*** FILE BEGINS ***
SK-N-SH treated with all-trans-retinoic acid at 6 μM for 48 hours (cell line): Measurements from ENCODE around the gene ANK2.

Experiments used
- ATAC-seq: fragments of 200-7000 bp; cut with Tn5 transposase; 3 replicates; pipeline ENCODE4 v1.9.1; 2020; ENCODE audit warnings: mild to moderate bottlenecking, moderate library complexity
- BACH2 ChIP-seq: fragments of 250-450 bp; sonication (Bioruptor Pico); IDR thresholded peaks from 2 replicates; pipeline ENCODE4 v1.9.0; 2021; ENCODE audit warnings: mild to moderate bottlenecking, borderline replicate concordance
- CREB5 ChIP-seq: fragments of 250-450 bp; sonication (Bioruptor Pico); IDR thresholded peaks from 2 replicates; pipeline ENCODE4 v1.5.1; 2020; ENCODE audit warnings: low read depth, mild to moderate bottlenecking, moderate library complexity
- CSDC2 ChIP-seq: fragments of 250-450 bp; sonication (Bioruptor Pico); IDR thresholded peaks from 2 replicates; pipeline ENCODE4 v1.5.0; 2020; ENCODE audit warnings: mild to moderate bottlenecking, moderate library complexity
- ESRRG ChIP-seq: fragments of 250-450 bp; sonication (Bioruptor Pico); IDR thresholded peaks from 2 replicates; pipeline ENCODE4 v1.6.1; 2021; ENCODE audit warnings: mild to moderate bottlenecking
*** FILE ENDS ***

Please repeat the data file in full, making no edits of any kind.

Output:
SK-N-SH treated with all-trans-retinoic acid at 6 μM for 48 hours (cell line): Measurements from ENCODE around the gene ANK2.

Experiments used
- ATAC-seq: fragments of 200-7000 bp; cut with Tn5 transposase; 3 replicates; pipeline ENCODE4 v1.9.1; 2020; ENCODE audit warnings: mild to moderate bottlenecking, moderate library complexity
- BACH2 ChIP-seq: fragments of 250-450 bp; sonication (Bioruptor Pico); IDR thresholded peaks from 2 replicates; pipeline ENCODE4 v1.9.0; 2021; ENCODE audit warnings: mild to moderate bottlenecking, borderline replicate concordance
- CREB5 ChIP-seq: fragments of 250-450 bp; sonication (Bioruptor Pico); IDR thresholded peaks from 2 replicates; pipeline ENCODE4 v1.5.1; 2020; ENCODE audit warnings: low read depth, mild to moderate bottlenecking, moderate library complexity
- CSDC2 ChIP-seq: fragments of 250-450 bp; sonication (Bioruptor Pico); IDR thresholded peaks from 2 replicates; pipeline ENCODE4 v1.5.0; 2020; ENCODE audit warnings: mild to moderate bottlenecking, moderate library complexity
- ESRRG ChIP-seq: fragments of 250-450 bp; sonication (Bioruptor Pico); IDR thresholded peaks from 2 replicates; pipeline ENCODE4 v1.6.1; 2021; ENCODE audit warnings: mild to moderate bottlenecking